Are Your Medical Bills Sending You Over The Financial Ledge?

Are your medical bills making you figuratively sick? Unfortunately, you are far from alone. According to, approximately 1.7 million people in 2013 had to file for bankruptcy because of their unpaid medical bills. Unpaid medical bills are, in fact, the number one cause of bankruptcies in the United States today. So if your family's medical bills are absolutely crushing you financially, should you follow suit? Is bankruptcy the answer for you?

Bankruptcy Options

If your situation is dire and it appears as if there will be no possible way for you to repay your current debts, you may have to consider filing for bankruptcy, either Chapter 13 or Chapter 7. So what are the differences between the two?

Chapter 7 Bankruptcy

If you file a Chapter 7 bankruptcy, most of your debts will be canceled. The following types of debt, though, cannot be discharged in a Chapter 7 bankruptcy, including but not limited to:

  • Court judgments you have to pay for an injury or a death you committed while under the influence.
  • Student loans
  • Alimony or child support that you owe

If you do file for Chapter 7 protection, you will not be walking away from your debt completely. In fact, some of your property may have to be sold, with the proceeds going to pay your creditors. In addition, not everyone can qualify for Chapter 7 bankruptcy. The following will disqualify you from applying for Chapter 7 protection:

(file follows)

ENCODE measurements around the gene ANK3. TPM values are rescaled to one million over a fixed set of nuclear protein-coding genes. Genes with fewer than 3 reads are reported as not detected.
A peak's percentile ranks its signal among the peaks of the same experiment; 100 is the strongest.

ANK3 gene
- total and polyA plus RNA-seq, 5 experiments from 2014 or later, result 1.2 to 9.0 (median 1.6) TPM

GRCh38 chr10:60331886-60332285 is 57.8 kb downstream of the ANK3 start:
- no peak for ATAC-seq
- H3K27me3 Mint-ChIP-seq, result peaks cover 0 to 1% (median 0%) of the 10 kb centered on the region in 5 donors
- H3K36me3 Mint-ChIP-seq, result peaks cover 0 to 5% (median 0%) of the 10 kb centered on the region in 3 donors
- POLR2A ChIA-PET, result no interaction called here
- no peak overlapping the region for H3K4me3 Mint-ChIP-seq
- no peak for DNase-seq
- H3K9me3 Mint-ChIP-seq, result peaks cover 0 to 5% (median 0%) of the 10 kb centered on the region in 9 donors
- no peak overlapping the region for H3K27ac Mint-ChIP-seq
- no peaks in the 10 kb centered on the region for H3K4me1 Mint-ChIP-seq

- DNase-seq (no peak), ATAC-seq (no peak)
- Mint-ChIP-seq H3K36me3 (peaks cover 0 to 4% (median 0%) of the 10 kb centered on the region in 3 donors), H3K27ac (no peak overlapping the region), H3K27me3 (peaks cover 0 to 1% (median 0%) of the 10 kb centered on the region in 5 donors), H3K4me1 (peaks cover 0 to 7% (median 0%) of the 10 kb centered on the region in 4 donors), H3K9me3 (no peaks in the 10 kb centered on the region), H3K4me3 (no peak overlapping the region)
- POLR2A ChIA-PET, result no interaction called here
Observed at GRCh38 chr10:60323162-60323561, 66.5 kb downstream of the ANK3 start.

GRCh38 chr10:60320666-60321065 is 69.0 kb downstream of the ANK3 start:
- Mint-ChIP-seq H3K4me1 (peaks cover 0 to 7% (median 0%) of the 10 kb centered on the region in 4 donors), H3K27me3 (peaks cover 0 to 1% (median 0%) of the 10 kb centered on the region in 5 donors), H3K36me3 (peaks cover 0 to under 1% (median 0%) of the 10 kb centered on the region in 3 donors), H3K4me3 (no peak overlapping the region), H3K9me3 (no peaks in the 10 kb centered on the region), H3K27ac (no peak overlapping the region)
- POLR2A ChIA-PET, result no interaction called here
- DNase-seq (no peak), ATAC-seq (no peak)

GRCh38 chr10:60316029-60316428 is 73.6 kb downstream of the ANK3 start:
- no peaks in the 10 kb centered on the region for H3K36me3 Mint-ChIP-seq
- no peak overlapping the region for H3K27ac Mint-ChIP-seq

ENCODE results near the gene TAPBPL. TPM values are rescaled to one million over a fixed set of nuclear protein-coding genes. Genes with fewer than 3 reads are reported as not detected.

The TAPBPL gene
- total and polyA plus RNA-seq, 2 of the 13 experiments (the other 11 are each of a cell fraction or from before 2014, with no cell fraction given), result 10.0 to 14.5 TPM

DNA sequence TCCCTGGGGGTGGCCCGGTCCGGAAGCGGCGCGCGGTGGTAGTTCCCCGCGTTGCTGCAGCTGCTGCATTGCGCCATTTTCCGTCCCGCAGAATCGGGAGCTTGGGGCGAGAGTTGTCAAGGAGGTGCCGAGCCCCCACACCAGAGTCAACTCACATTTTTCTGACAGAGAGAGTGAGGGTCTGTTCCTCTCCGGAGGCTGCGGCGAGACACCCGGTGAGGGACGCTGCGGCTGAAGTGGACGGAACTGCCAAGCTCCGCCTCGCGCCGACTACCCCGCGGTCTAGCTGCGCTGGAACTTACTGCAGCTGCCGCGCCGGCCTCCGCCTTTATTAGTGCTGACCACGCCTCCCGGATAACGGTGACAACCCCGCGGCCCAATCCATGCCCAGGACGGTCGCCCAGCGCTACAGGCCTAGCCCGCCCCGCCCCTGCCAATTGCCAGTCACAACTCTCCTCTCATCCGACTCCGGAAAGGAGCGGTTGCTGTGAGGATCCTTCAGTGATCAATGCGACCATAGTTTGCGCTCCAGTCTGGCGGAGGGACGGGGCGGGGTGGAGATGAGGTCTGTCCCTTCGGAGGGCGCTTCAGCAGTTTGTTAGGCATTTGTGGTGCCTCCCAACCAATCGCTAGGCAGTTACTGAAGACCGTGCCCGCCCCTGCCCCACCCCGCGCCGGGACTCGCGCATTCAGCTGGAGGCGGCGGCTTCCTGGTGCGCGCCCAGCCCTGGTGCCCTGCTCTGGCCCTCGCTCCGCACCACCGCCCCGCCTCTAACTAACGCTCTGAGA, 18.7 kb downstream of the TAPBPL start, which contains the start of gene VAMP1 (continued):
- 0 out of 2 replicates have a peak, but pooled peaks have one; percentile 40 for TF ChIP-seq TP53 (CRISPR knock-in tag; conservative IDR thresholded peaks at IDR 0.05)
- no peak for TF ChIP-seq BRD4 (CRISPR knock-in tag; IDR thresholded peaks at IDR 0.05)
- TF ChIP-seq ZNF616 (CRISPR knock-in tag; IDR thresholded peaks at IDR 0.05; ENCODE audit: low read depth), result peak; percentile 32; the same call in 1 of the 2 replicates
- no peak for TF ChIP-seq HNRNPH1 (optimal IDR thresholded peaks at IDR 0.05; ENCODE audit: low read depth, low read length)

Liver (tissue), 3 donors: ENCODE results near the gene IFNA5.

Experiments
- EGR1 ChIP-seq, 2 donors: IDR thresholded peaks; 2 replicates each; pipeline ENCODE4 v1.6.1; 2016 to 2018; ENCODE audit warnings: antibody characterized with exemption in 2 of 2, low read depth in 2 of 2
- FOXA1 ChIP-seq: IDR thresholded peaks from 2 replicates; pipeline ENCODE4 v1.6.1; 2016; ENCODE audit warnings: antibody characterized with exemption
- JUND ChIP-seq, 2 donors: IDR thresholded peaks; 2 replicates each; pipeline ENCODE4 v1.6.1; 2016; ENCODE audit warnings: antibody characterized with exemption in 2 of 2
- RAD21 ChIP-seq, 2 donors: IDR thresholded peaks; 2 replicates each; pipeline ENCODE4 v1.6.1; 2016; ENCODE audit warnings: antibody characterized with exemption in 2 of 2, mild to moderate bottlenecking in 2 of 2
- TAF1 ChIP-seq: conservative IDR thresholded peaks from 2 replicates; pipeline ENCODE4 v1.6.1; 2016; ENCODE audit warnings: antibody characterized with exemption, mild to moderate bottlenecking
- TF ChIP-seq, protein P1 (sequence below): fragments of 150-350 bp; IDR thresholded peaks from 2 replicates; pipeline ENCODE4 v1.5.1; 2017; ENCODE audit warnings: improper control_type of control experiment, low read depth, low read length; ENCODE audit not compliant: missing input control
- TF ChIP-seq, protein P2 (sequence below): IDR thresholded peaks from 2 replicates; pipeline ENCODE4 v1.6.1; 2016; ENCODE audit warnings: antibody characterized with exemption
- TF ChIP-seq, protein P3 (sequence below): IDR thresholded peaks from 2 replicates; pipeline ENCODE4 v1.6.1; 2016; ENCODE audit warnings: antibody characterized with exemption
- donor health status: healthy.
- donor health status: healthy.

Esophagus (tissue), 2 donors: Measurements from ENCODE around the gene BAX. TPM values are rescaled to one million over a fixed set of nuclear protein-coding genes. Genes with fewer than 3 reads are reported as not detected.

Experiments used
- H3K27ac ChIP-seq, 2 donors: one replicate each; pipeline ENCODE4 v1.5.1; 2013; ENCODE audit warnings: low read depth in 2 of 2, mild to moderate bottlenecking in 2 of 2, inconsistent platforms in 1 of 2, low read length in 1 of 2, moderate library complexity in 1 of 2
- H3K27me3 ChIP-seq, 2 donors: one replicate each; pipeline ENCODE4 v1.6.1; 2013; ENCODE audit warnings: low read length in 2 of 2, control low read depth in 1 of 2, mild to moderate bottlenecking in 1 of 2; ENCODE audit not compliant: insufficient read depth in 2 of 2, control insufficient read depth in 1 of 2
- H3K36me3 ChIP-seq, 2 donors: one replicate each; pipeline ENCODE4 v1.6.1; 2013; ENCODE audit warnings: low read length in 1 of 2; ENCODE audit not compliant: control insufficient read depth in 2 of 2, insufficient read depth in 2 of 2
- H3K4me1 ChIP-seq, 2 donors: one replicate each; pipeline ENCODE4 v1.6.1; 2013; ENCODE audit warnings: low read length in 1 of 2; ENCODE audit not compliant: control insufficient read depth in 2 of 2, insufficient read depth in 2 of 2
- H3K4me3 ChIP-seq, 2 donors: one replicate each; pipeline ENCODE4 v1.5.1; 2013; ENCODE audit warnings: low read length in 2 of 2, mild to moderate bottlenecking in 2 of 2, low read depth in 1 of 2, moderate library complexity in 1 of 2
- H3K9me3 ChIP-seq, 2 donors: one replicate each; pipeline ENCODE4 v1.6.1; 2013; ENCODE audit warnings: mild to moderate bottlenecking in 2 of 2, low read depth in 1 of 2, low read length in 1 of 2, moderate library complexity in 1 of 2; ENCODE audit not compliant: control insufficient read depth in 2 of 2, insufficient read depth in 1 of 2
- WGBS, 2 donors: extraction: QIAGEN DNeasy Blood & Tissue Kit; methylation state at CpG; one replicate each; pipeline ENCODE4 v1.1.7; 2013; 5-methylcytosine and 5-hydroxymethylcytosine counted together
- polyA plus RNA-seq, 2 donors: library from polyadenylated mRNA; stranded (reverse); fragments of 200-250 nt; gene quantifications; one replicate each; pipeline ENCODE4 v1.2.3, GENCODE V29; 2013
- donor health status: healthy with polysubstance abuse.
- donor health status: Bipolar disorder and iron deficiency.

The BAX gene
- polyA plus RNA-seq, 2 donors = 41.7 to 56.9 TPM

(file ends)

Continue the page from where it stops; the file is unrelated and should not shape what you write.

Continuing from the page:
• Your income for the last six months immediately preceding the bankruptcy filing is more than the median income for a family of the same size in your particular state. 
  • You have a disposable income that is more than a certain amount, which is determined by a Chapter 7 means test. If you do have a disposable income that would allow you to pay back those you owe, you may be eligible to file for Chapter 13 bankruptcy. An attorney who specializes in Chapter 13 and 7 bankruptcy filings can help you with the Chapter 7 means test, which can be difficult to complete and to understand. 
  • You've filed a Chapter 7 bankruptcy within the last eight years. If so, you will not be able to apply again. 

Chapter 13 Bankruptcy

With a Chapter 13 bankruptcy, the court will allow you to pay your creditors off over a three- to five-year time frame. This type of bankruptcy will allow you to keep your property. This is a great option for someone who sincerely wants to pay back those they owe. For example, if you owe companies that you have had a longstanding relationship with, you probably do not want to leave these entities with nothing, as it could adversely affect their financial stability in the long run. Other reasons why you would want to consider Chapter 13 bankruptcy:

  • If you want to make up missed mortgage payments so that you won't lose your home. 
  • If you have missed payments on your car and don't want your vehicle to be repossessed. 

If you hire an attorney who files for Chapter 13 bankruptcy, an automatic stay is put in place that prohibits a lender from taking your home. However, it is important that you keep up your mortgage payments because a lender can resume foreclosure proceedings if you should once again fail to make your payments during the Chapter 13. 

When considering whether or not you should file for either a Chapter 13 or Chapter 7 bankruptcy, it is important to hire an attorney that is experienced in this field as it could possibly mean the difference from regaining your financial stability or losing it all. 

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